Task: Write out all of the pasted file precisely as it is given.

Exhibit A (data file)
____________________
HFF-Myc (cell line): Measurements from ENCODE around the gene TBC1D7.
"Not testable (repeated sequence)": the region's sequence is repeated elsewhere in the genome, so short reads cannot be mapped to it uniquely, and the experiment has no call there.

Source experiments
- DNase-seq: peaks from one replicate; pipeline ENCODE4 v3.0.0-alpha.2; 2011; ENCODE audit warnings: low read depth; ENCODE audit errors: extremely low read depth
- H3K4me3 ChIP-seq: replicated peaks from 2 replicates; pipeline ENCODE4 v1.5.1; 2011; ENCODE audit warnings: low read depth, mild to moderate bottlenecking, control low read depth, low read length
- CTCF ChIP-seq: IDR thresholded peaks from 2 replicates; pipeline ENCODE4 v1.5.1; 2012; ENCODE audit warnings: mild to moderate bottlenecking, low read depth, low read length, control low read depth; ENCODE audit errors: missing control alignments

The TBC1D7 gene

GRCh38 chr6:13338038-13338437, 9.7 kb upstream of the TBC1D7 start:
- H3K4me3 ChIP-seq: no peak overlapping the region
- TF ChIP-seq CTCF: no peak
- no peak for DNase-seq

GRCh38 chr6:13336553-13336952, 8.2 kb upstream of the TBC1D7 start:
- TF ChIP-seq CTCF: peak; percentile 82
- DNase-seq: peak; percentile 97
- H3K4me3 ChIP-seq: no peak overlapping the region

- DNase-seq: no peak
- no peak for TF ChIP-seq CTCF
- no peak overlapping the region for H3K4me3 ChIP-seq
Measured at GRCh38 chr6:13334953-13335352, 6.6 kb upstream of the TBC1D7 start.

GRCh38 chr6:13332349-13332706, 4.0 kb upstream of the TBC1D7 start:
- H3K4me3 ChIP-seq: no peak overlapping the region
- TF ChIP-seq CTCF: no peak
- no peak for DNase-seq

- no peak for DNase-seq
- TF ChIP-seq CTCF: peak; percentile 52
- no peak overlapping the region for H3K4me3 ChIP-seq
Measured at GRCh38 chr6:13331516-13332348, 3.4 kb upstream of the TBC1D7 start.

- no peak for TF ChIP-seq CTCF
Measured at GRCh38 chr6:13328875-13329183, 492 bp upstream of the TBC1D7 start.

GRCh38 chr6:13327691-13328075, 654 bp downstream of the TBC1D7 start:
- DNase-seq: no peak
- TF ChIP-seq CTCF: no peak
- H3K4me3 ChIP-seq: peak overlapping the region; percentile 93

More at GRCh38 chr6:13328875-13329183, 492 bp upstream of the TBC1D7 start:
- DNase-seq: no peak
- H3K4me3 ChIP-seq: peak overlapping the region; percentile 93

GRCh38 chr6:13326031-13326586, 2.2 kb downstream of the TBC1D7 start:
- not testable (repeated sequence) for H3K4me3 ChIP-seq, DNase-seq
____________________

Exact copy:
HFF-Myc (cell line): Measurements from ENCODE around the gene TBC1D7.
"Not testable (repeated sequence)": the region's sequence is repeated elsewhere in the genome, so short reads cannot be mapped to it uniquely, and the experiment has no call there.

Source experiments
- DNase-seq: peaks from one replicate; pipeline ENCODE4 v3.0.0-alpha.2; 2011; ENCODE audit warnings: low read depth; ENCODE audit errors: extremely low read depth
- H3K4me3 ChIP-seq: replicated peaks from 2 replicates; pipeline ENCODE4 v1.5.1; 2011; ENCODE audit warnings: low read depth, mild to moderate bottlenecking, control low read depth, low read length
- CTCF ChIP-seq: IDR thresholded peaks from 2 replicates; pipeline ENCODE4 v1.5.1; 2012; ENCODE audit warnings: mild to moderate bottlenecking, low read depth, low read length, control low read depth; ENCODE audit errors: missing control alignments

The TBC1D7 gene

GRCh38 chr6:13338038-13338437, 9.7 kb upstream of the TBC1D7 start:
- H3K4me3 ChIP-seq: no peak overlapping the region
- TF ChIP-seq CTCF: no peak
- no peak for DNase-seq

GRCh38 chr6:13336553-13336952, 8.2 kb upstream of the TBC1D7 start:
- TF ChIP-seq CTCF: peak; percentile 82
- DNase-seq: peak; percentile 97
- H3K4me3 ChIP-seq: no peak overlapping the region

- DNase-seq: no peak
- no peak for TF ChIP-seq CTCF
- no peak overlapping the region for H3K4me3 ChIP-seq
Measured at GRCh38 chr6:13334953-13335352, 6.6 kb upstream of the TBC1D7 start.

GRCh38 chr6:13332349-13332706, 4.0 kb upstream of the TBC1D7 start:
- H3K4me3 ChIP-seq: no peak overlapping the region
- TF ChIP-seq CTCF: no peak
- no peak for DNase-seq

- no peak for DNase-seq
- TF ChIP-seq CTCF: peak; percentile 52
- no peak overlapping the region for H3K4me3 ChIP-seq
Measured at GRCh38 chr6:13331516-13332348, 3.4 kb upstream of the TBC1D7 start.

- no peak for TF ChIP-seq CTCF
Measured at GRCh38 chr6:13328875-13329183, 492 bp upstream of the TBC1D7 start.

GRCh38 chr6:13327691-13328075, 654 bp downstream of the TBC1D7 start:
- DNase-seq: no peak
- TF ChIP-seq CTCF: no peak
- H3K4me3 ChIP-seq: peak overlapping the region; percentile 93

More at GRCh38 chr6:13328875-13329183, 492 bp upstream of the TBC1D7 start:
- DNase-seq: no peak
- H3K4me3 ChIP-seq: peak overlapping the region; percentile 93

GRCh38 chr6:13326031-13326586, 2.2 kb downstream of the TBC1D7 start:
- not testable (repeated sequence) for H3K4me3 ChIP-seq, DNase-seq